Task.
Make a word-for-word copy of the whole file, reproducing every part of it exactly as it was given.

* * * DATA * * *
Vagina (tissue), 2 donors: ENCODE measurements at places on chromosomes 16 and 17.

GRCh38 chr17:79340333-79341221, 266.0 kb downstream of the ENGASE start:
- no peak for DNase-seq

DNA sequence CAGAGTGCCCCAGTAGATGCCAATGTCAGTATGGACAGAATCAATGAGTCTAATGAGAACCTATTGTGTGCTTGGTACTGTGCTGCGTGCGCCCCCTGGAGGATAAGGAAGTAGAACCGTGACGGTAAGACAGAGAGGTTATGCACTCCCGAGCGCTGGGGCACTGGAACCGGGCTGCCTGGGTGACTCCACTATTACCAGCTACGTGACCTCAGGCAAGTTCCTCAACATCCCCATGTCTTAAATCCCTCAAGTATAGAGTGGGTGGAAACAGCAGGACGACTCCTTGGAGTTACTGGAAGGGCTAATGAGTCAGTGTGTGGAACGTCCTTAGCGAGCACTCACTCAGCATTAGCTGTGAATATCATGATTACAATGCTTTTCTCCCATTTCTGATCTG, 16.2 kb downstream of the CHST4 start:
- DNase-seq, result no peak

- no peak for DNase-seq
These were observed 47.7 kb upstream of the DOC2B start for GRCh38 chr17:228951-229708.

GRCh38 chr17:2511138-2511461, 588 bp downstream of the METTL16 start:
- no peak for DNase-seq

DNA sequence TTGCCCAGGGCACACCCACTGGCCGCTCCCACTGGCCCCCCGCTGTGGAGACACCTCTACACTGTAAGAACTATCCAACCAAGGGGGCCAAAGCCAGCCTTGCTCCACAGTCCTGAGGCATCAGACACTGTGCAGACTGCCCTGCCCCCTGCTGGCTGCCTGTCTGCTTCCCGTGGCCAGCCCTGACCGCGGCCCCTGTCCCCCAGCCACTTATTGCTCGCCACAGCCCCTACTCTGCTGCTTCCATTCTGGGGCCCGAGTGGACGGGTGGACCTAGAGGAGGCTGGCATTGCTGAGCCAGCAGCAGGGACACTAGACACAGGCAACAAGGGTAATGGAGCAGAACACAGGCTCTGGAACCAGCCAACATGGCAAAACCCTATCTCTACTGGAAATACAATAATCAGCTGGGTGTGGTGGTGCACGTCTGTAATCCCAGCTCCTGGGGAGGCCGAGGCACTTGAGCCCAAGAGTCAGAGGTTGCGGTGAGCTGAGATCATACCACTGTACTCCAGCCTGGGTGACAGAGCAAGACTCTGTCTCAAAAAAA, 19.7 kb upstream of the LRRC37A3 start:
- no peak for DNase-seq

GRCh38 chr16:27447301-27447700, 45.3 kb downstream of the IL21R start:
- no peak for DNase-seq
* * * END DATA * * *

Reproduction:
Vagina (tissue), 2 donors: ENCODE measurements at places on chromosomes 16 and 17.

GRCh38 chr17:79340333-79341221, 266.0 kb downstream of the ENGASE start:
- no peak for DNase-seq

DNA sequence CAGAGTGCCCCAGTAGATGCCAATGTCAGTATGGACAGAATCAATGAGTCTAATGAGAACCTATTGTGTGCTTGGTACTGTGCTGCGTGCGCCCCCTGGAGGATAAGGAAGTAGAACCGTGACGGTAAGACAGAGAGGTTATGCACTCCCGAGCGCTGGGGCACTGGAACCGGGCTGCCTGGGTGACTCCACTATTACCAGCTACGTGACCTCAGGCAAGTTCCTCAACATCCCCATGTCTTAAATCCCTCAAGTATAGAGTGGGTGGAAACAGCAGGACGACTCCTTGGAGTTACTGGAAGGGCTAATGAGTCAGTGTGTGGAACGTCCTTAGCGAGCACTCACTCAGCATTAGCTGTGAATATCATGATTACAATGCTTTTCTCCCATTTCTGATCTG, 16.2 kb downstream of the CHST4 start:
- DNase-seq, result no peak

- no peak for DNase-seq
These were observed 47.7 kb upstream of the DOC2B start for GRCh38 chr17:228951-229708.

GRCh38 chr17:2511138-2511461, 588 bp downstream of the METTL16 start:
- no peak for DNase-seq

DNA sequence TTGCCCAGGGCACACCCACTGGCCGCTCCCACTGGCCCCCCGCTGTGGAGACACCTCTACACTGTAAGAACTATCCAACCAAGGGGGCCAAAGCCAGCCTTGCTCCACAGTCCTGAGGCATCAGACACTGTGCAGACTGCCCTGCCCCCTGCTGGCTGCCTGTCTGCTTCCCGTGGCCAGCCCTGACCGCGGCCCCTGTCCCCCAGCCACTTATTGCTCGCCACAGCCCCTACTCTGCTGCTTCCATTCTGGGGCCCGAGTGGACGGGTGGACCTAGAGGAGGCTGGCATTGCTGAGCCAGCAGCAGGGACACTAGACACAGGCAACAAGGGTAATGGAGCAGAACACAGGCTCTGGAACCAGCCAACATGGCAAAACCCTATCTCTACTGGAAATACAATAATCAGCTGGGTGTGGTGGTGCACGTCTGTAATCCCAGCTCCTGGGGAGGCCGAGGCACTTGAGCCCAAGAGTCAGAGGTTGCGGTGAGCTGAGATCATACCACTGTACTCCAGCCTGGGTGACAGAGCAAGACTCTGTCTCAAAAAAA, 19.7 kb upstream of the LRRC37A3 start:
- no peak for DNase-seq

GRCh38 chr16:27447301-27447700, 45.3 kb downstream of the IL21R start:
- no peak for DNase-seq